When 36-year-old Sayaka Murata recently won the prestigious Akutagawa Prize for literature, the media latched onto the author’s background rather than the novel itself. Murata continues to work part-time as a convenience store clerk, and gains inspiration for characters and plots from her work environment. Her novel is called “Konbini Ningen,” which means “Convenience Store People.”
What the media loves about Murata is that she has accomplished something extraordinary while holding down such an average job. But the novel itself is really about how extraordinary people have to become average in order to survive.
The protagonist, Keiko Furukura, has always been viewed as “strange” by others, including her family, who once thought she required treatment. She doesn’t react to circumstances the way “normal” people do, but she recognizes her differences and tries her best to fit in. In order to become a “regular person,” she begins working at a convenience store. There, she studies and copies other people. Convenience stores are the perfect place for this sort of project because they are run according to a job manual issued by management. Working there, she feels she has “become part of the machine of the world.” In truth, she is still the same person, but now “disguised as a member of society.”
“Konbini Ningen” takes on special significance in light of the recent controversy surrounding the ruling Liberal Democratic Party’s approach to education and how it wants to socialize young people.
The education ministry plans to promote morals (dōtoku) into a fully fledged scholastic subject for elementary schools by 2018, and for junior high schools by 2019. Morals has always been taught in school, but it was not graded, and thus not strictly administered by the ministry. The Asahi Shimbun was alarmed by the policy, saying that “evaluating” a student’s grasp of morals is a difficult endeavor, and that an understanding of it tends to be subjective. The ministry, however, has insisted that a child’s acquisition of morals will not be “scored” by means of a weighted grading system, but rather explained through “written evaluations.”
A central concern is the emphasis on a “love of country and one’s home town.” Is it appropriate for a teacher to evaluate a child’s sense and scale of patriotism? The ministry believes that there are many factors that contribute to morals education. But since it will become a standard school subject, textbooks and materials will have to be approved by the government, which makes it likely that patriotism and other facets of moral determination will adhere to a fixed ideology.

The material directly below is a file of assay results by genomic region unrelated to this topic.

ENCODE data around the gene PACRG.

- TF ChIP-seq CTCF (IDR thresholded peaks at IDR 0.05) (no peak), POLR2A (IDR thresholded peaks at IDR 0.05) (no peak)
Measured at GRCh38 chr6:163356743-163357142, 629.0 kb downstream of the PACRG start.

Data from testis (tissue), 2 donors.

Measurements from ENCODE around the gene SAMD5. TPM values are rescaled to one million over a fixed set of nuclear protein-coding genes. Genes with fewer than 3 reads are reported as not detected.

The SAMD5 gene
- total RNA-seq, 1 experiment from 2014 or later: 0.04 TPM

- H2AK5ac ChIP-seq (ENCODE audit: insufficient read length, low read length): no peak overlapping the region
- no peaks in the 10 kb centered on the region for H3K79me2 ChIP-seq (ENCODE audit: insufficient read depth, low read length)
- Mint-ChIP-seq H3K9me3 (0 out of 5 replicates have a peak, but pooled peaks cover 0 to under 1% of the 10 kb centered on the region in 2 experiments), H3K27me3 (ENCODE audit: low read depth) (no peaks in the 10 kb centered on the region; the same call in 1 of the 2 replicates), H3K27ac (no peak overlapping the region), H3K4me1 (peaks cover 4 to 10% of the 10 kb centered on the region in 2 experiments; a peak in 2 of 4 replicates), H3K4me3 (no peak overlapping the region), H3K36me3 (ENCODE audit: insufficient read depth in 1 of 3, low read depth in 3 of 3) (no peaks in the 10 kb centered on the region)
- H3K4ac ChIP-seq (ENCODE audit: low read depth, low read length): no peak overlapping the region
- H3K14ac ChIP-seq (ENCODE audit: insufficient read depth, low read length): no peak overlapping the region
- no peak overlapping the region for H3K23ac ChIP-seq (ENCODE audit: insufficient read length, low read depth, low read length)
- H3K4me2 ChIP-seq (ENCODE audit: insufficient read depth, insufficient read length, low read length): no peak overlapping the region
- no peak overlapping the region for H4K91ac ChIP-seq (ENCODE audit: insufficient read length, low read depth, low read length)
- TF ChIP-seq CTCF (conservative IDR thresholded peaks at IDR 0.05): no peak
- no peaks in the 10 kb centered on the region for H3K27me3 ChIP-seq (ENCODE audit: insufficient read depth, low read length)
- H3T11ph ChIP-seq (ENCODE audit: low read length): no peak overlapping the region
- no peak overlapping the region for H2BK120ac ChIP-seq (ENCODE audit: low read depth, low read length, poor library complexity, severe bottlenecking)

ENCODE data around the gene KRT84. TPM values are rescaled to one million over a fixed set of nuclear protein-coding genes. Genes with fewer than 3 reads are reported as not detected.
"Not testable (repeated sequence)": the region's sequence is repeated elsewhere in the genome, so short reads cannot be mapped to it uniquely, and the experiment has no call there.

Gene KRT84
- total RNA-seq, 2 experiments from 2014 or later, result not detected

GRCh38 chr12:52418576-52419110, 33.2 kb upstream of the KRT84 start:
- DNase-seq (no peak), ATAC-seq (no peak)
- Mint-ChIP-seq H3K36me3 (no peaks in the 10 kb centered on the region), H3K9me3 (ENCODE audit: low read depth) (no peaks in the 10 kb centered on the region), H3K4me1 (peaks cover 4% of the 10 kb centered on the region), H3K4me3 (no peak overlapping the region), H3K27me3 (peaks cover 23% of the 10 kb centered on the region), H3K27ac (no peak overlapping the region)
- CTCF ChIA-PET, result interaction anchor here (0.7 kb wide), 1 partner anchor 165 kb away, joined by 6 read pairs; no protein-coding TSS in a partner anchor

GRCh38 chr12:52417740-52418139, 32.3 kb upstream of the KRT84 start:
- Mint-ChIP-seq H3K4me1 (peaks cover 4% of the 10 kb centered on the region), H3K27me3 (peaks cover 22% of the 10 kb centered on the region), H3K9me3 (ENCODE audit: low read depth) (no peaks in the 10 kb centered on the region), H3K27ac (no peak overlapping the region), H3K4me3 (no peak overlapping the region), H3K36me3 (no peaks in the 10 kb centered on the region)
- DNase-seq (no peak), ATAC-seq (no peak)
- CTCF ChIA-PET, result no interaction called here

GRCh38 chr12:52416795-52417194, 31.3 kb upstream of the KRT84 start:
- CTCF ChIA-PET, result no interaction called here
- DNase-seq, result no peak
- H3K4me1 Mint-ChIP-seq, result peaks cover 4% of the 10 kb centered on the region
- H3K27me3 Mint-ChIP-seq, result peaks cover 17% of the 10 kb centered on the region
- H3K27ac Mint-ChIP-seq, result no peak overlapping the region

Even more problematic was the LDP’s recent monthlong campaign to root out public school teachers who violate strictures of neutrality by advocating for certain political positions in the classroom.
On June 15, the ruling party posted a notice on its website asking people who observed such violations to report them by naming the teacher, the nature of the violation and where it happened, etc. The person doing the reporting is required to submit their own name, but that doesn’t mean that people will not use the site to pursue vendettas or rat on educators they don’t like.
The reaction of the Asahi Shimbun was, again, alarm, and the LDP removed the solicitation from its website on July 19, without comment. Nevertheless, it will likely have an effect. The Asahi wondered exactly what that effect will be.
Shinji Fukushima, in his regular column for the newspaper, stated that the effect will be similar to the one enforced by tonari-gumi (neighborhood associations) during World War II. These associations were formed so that households could monitor one another for purposes of national defense. If anyone in the community complained about the war or expressed doubt over the way it was being prosecuted, that person would be reported to the authorities. Consequently, no one said anything, regardless of how they felt. Fukushima says the LDP hasn’t explained how the reports of violations will be evaluated and by whom. Without transparency and due process, they may as well be the war-era kenpei (military police).
On a J-Wave radio talk show that aired July 22, education expert Daisuke Hayashi pointed out that, in principle, the LDP insists that “all political opinions must be represented” if any one is advocated in school, and that includes nominally conservative or right-wing views.
“It’s true that teaching about politics should be neutral,” he said, but when the LDP monitors teachers, it has a damping effect on any discussion about politics. The ministry has never explained what “neutral” means. As a result, local boards of education put pressure on schools where mock elections are carried out — used to teach students the purpose of voting — afraid that the ministry will complain about them.
Regardless of the intentions, the effect of these directives is that politics becomes a touchy topic, and students end up naturally averse to political discussion. This explains why so many young people complained recently when a member of the student activist group SEALDs appeared at the recent Fuji Rock Festival, despite the fact that politics have always had a place in popular music.
This timidity mirrors the fear in the press about appearing to cover political issues from a “biased” point of view. As it stands, except for the Asahi and Tokyo Shimbun, the mainstream media have not objected to the government’s education policies. Like intimidated teachers and school administrators, they’d rather not be seen as rocking the boat, but when you think about it, everybody has a bit of Keiko Furukura in them.
In such an environment, however, it’s safer to work in a convenience store, where everything is predictable, than it is to assert one’s differences, take chances and be extraordinary.
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